Each construction project requires scrutiny to ensure you follow local, state and federal regulations on building sites. With sustainability becoming a priority, industry professionals must pay extra attention to environmental regulations in construction. Otherwise, they’ll run into trouble with the Environmental Protection Agency (EPA). You must follow these EPA regulations to ensure compliance with federal environmental laws.
How Do EPA Regulations Affect the Construction Industry?
While it has only existed since 1970, the EPA’s influence on the construction industry is substantial. This government agency is responsible for patrolling how the building sector affects the environment. The EPA develops guidelines and enforces laws signed by the president to minimize environmental damage during construction and maintain safe building conditions afterward.
EPA regulations affect the construction industry in four areas. Following the laws regarding these environmental regulations in construction is essential for compliance and avoiding fines.
- Air: The Clean Air Act (CAA) has seen numerous amendments, but the law gives the EPA authority to regulate air emissions. For example, the 1990 Clean Air Act Amendment addresses toxic air emissions, acid rain and urban air pollution — three areas construction must be aware of for compliance.
- Lead: Paint is essential for a house’s aesthetics, but this material can contain lead. EPA regulations address lead for human and environmental health in construction, monitoring dust, air, water and other common places for this dangerous substance.
- Waste: Waste is a significant concern for the EPA, as construction and demolition (C&D) debris causes long-term environmental harm. An older EPA estimate says C&D projects in the U.S. generated about 600 million tons of waste in 2018. The European Union (EU) says it’s responsible for one-third of all waste in its member nations.
- Water: The EPA’s primary concern with water in construction is stormwater runoff. Pollution from construction sites can contaminate it as it trails into nearby sewage systems and bodies of water, so the EPA regulations are strict.
Environmental Regulations in Construction for a Green Project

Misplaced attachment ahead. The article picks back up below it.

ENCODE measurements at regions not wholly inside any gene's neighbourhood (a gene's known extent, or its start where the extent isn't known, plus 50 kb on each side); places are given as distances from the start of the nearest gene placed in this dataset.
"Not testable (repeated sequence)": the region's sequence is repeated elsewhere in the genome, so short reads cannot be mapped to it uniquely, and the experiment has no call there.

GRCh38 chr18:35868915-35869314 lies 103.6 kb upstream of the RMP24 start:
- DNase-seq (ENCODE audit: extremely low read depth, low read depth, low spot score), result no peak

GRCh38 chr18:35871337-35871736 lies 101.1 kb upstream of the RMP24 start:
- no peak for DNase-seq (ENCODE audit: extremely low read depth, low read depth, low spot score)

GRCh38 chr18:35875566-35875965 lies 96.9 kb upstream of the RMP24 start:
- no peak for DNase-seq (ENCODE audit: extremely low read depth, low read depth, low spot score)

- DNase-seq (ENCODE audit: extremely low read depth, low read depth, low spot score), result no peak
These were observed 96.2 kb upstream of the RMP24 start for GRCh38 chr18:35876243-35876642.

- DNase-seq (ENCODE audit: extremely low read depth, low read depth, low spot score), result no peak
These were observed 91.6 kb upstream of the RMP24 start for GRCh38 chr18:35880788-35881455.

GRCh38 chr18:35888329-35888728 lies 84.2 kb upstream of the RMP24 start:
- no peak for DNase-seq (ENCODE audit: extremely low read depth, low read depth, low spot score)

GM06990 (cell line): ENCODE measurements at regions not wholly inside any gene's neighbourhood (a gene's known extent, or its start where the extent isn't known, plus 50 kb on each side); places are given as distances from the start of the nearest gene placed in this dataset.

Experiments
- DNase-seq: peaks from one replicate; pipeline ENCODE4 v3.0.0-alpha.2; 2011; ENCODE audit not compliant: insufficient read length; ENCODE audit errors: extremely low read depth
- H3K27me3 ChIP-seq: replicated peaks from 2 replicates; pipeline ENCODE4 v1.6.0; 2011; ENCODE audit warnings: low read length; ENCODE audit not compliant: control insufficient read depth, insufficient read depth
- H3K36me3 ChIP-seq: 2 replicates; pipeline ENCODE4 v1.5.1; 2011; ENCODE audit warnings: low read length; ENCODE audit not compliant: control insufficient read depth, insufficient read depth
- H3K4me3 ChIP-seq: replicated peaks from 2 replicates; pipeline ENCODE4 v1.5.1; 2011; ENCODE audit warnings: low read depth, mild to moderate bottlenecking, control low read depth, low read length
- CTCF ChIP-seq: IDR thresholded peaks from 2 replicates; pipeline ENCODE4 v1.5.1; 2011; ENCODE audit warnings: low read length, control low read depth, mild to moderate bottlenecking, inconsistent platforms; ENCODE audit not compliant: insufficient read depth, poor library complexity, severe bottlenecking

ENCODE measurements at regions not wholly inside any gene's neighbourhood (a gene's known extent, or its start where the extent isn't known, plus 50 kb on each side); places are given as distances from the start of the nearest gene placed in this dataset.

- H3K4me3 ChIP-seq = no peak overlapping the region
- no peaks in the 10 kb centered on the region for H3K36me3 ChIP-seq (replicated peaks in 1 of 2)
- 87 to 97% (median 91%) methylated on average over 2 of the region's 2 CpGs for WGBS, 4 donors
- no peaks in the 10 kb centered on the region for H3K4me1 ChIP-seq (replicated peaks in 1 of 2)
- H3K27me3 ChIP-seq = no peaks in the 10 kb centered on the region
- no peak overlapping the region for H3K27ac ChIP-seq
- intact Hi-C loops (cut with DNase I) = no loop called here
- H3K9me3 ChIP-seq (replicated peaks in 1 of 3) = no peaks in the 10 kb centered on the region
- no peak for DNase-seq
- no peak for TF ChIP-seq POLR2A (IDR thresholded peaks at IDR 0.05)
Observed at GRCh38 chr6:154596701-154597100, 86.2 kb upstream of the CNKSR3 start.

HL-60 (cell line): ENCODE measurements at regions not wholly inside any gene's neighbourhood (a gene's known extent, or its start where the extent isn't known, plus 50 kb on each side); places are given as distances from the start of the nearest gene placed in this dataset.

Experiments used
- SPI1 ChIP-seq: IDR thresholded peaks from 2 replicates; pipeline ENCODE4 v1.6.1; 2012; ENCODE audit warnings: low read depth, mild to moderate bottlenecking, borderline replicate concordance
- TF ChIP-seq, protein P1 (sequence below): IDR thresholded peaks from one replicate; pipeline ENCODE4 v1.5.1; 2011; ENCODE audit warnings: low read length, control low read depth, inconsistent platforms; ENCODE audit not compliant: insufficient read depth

Before beginning a project, the building team should review what specific EPA regulations they should follow. Additionally, they should remain aware of new policies as the federal government develops more environmental regulations in construction. Here are five rules your crew should follow to ensure a green project.
- Spill Prevention, Control and Countermeasure
Spills are among the most significant concerns for construction sites because their impact can spread far from the built facility. For instance, spilling waste into the Mississippi River would affect up to 50 cities relying on this water. Thus, the EPA enforces a spill prevention, control and countermeasure (SPCC) regulation to protect the water supply.
One regulation construction should focus on concerns transfer tanks. The EPA mandates above-ground fuel transfer tanks over 55 gallons to comply with containment requirements. For example, crews must implement spill barriers and drainage systems to ensure safety. Proper compliance reduces the risk of drinking water contamination and maintains community health.
- Resource Conservation and Recovery Act
Another way the EPA regulates hazardous waste is through the Resource Conservation and Recovery (RCRA) Act. This 1976 law gives the EPA control over waste generation, transportation, treatment and other ways it can affect the environment. Later amendments let the EPA regulate underground tanks with hazardous substances due to their liabilities.